Why Idealist Poets Need To Stop Hatin Biggie Smalls

Posted 2/08/2009 by smartblackboy in Labels: , , , , , , , , , ,

I was at the Angry Dog this Friday night after a life changing show by Garrett Potter at Mokah. (Before I go on let me say a bit about Garrett Potter. I don't know if it has been the Portland air, or hanging out with Anis Mojgani, or working at the homeless shelter, but this kid came back looking and speaking like Jesus. Seriously one of the best live sets of poetry I have seen since Amir Sulaiman graced Artist Night Out back in 2006. I am mailing him $10 + shipping to get his CD. Seriously we might have to get an interview with him soon.)

While we were waiting for Hal Samples to meet this kid, Will Richey, Darius Frasure, Robert Cooper and myself got into a huge debate about Tupac and Biggie.

Basically some folks felt like Biggie ain't shit and had no substance.

Although the Tupac v Biggie debate has been hashed and rehashed a trillion times by now, I will use it as an opportunity to discuss my theory on how you can divide artists of all sorts into two sorts.

First, there are artists who create work for other people.

Second, there are artists who create work for themselves.

For my friends who were against Biggie they wanted him to be an artist with a message, a movement, an uplifting kumbayah master of verse wrapped into the hard edges of urban life and hip hop. Basically they wanted him to be Tupac.

But Biggie was an artist who created work for himself, and that allowed his unequaled lyrical skills to shine through the ancient trade of storytelling.

Unabashedly honest, "black and ugly as ever, however", as well as personal "birthdays were the worst days" what you get from Biggie is just a story of one guy who "went from ashy to classy". And it is beautiful.

Also, even though people are enamoured with prescience of Tupac, what is more clairvoyant than Biggie's song "you're nobody til somebody kills you"?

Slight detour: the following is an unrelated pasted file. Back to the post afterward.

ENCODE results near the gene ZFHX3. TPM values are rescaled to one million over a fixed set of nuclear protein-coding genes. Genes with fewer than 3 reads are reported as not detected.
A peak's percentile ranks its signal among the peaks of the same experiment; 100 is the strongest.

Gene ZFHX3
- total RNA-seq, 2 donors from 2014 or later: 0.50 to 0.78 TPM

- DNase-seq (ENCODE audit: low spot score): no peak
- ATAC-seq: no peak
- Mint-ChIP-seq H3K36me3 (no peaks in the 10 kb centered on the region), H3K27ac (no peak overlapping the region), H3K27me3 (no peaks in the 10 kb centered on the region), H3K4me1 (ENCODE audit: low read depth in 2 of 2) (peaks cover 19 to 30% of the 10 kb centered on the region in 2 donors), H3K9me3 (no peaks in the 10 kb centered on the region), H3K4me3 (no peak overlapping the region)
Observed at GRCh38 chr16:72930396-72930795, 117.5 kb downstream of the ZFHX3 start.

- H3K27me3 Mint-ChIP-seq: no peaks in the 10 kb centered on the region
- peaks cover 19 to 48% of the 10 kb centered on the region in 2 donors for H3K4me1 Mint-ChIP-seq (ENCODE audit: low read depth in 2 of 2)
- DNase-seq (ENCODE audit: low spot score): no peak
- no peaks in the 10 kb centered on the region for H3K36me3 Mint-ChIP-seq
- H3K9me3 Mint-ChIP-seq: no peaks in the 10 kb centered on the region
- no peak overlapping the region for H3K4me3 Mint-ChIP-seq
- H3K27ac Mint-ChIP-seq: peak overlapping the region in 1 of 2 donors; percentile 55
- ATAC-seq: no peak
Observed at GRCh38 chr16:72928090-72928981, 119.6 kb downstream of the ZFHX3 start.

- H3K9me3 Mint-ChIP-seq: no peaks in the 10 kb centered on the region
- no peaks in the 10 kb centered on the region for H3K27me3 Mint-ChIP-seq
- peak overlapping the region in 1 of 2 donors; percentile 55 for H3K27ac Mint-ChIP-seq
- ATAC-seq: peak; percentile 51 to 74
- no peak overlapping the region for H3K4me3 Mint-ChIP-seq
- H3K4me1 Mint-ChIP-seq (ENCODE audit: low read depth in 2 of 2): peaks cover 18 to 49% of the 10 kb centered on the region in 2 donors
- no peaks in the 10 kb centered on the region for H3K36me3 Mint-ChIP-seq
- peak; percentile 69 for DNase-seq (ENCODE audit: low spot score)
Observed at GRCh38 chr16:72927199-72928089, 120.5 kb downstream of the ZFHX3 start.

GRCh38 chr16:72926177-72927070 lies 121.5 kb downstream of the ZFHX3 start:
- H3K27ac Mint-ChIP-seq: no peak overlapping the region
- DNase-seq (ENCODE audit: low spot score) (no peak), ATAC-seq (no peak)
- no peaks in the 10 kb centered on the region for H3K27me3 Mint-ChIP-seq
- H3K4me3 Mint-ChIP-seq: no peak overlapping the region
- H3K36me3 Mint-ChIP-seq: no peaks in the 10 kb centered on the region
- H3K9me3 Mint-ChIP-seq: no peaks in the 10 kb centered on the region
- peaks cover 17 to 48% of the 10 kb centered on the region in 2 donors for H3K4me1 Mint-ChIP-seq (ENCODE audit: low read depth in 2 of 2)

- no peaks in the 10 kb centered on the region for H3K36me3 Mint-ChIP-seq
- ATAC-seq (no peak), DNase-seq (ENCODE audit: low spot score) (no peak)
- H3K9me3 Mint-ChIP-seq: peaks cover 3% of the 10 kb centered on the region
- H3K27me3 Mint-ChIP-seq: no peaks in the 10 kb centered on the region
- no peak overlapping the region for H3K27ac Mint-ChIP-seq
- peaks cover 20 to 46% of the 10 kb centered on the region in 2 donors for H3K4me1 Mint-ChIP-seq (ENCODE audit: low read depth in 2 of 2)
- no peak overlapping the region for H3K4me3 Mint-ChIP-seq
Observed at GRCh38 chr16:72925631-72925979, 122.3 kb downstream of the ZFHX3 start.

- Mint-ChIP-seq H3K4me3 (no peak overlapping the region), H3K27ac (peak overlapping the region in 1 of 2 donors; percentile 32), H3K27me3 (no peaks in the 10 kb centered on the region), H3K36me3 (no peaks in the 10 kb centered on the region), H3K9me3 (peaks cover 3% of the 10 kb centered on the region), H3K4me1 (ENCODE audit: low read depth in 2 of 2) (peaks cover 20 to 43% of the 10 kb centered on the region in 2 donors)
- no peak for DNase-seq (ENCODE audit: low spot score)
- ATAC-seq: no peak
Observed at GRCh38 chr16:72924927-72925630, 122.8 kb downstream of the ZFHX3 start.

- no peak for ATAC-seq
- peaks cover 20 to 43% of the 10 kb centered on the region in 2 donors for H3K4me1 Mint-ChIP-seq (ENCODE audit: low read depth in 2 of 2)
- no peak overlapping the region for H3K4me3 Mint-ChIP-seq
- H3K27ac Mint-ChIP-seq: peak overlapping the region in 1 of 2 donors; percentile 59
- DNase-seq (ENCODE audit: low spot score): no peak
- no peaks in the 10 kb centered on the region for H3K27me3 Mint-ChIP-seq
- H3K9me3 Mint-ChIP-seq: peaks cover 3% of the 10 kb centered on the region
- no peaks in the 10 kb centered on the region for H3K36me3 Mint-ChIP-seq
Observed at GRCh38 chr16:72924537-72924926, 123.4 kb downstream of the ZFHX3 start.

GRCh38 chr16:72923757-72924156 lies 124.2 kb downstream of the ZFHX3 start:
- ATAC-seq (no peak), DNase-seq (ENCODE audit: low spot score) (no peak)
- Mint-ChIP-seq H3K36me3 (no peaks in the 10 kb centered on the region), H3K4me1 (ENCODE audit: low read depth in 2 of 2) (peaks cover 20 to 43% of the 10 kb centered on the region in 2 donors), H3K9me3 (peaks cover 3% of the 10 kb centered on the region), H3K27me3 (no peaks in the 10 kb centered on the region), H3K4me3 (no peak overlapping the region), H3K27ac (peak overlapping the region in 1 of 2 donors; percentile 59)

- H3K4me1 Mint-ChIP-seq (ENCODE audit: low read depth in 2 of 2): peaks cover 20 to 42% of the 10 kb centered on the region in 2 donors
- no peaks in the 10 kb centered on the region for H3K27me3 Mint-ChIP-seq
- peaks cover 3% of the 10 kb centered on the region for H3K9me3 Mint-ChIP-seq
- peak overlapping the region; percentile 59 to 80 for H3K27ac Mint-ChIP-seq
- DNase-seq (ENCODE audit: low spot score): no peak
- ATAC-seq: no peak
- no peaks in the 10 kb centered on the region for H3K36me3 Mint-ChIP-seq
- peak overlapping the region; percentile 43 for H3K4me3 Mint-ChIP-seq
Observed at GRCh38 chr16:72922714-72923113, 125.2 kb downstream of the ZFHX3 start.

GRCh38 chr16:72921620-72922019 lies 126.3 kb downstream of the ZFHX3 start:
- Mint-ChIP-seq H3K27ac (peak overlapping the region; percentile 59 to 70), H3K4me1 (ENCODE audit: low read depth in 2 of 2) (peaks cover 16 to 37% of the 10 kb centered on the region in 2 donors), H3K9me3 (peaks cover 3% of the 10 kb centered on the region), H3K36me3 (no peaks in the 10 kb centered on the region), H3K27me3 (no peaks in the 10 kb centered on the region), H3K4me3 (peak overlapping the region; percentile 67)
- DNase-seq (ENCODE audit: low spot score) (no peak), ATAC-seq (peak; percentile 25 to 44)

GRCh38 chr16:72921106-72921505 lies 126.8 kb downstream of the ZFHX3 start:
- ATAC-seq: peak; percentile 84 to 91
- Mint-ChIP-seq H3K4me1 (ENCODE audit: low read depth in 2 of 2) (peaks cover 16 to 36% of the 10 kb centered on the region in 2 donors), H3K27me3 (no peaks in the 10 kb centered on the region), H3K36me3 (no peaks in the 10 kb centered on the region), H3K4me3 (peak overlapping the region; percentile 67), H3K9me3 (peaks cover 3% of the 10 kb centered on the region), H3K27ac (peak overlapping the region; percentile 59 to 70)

And that is the joy of writing for yourself - at the end of the day you don't have to please anyone. You can face tough, harsh issues, with an uncompromising honesty which I think is more difficult than writing in an overtly universal or anthem-lite fashion.

Because at the end of the day unswerving personal honesty and introspection does lead to the same level of transcendence, the same wellspring of human pathos, that writing for others leads to. Yet, it also gives you an opportunity to work through your own dysfunction "yah my mama got cancer in her breast, don't ask me why Im muthafuckin stressed, things done changed". A line like that doesn't invite all breast cancer survivors into the lyric, it doesn't invite families to be uplifted, but it is intensely personal and real and expresses a level of frustration and truth that you might not get in something uplifting.

This is not to say that artists who write for themselves can't have a message or be uplifting, and artists who write for others aren't personal - but it merely a description of the sum of all parts and intentions - it is not just who you are but it it is whose you are.

4 comment(s) to... “Why Idealist Poets Need To Stop Hatin Biggie Smalls”


CtotheB said...

Biggie Smalls is the illest

Anonymous said...

Biggie Smalls and Tupac were BOTH brilliant young men, but they were dools because they bought into their stage personas -- and they're dead and stinky for it!

Anonymous said...

2 dead dumbasses who influenced hundreds of black men to kill each other over stupid bullshit like what colors they wore or which coast they lived on.

So fucking what.

I'm glad they are both dead.

The fact that you think they are "poets" or in fact have any artistic worth at all proves that you are a fool with bad taste. You suck. Eat shit.

CtotheB said...

I bet you won't come to Brooklyn and say that.

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